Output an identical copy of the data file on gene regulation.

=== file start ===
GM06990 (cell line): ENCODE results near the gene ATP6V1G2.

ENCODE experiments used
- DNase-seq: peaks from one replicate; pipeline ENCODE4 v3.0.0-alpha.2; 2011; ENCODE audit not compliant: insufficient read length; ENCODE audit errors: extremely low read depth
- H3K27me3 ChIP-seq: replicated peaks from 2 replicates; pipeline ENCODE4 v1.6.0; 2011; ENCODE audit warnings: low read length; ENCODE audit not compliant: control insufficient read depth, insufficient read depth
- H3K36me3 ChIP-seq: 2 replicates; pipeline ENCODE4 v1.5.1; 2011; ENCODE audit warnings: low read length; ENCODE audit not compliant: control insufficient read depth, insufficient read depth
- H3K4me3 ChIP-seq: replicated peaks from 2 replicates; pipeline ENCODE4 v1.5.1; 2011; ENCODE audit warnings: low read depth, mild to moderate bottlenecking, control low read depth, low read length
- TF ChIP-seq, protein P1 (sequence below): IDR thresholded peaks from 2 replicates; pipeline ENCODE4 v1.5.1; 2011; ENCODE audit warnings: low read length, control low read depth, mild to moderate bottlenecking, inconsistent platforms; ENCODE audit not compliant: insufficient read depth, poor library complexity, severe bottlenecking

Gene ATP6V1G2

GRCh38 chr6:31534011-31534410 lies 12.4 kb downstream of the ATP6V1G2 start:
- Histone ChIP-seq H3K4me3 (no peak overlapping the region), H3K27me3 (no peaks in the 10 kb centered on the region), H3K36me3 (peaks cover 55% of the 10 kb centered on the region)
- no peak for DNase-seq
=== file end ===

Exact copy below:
GM06990 (cell line): ENCODE results near the gene ATP6V1G2.

ENCODE experiments used
- DNase-seq: peaks from one replicate; pipeline ENCODE4 v3.0.0-alpha.2; 2011; ENCODE audit not compliant: insufficient read length; ENCODE audit errors: extremely low read depth
- H3K27me3 ChIP-seq: replicated peaks from 2 replicates; pipeline ENCODE4 v1.6.0; 2011; ENCODE audit warnings: low read length; ENCODE audit not compliant: control insufficient read depth, insufficient read depth
- H3K36me3 ChIP-seq: 2 replicates; pipeline ENCODE4 v1.5.1; 2011; ENCODE audit warnings: low read length; ENCODE audit not compliant: control insufficient read depth, insufficient read depth
- H3K4me3 ChIP-seq: replicated peaks from 2 replicates; pipeline ENCODE4 v1.5.1; 2011; ENCODE audit warnings: low read depth, mild to moderate bottlenecking, control low read depth, low read length
- TF ChIP-seq, protein P1 (sequence below): IDR thresholded peaks from 2 replicates; pipeline ENCODE4 v1.5.1; 2011; ENCODE audit warnings: low read length, control low read depth, mild to moderate bottlenecking, inconsistent platforms; ENCODE audit not compliant: insufficient read depth, poor library complexity, severe bottlenecking

Gene ATP6V1G2

GRCh38 chr6:31534011-31534410 lies 12.4 kb downstream of the ATP6V1G2 start:
- Histone ChIP-seq H3K4me3 (no peak overlapping the region), H3K27me3 (no peaks in the 10 kb centered on the region), H3K36me3 (peaks cover 55% of the 10 kb centered on the region)
- no peak for DNase-seq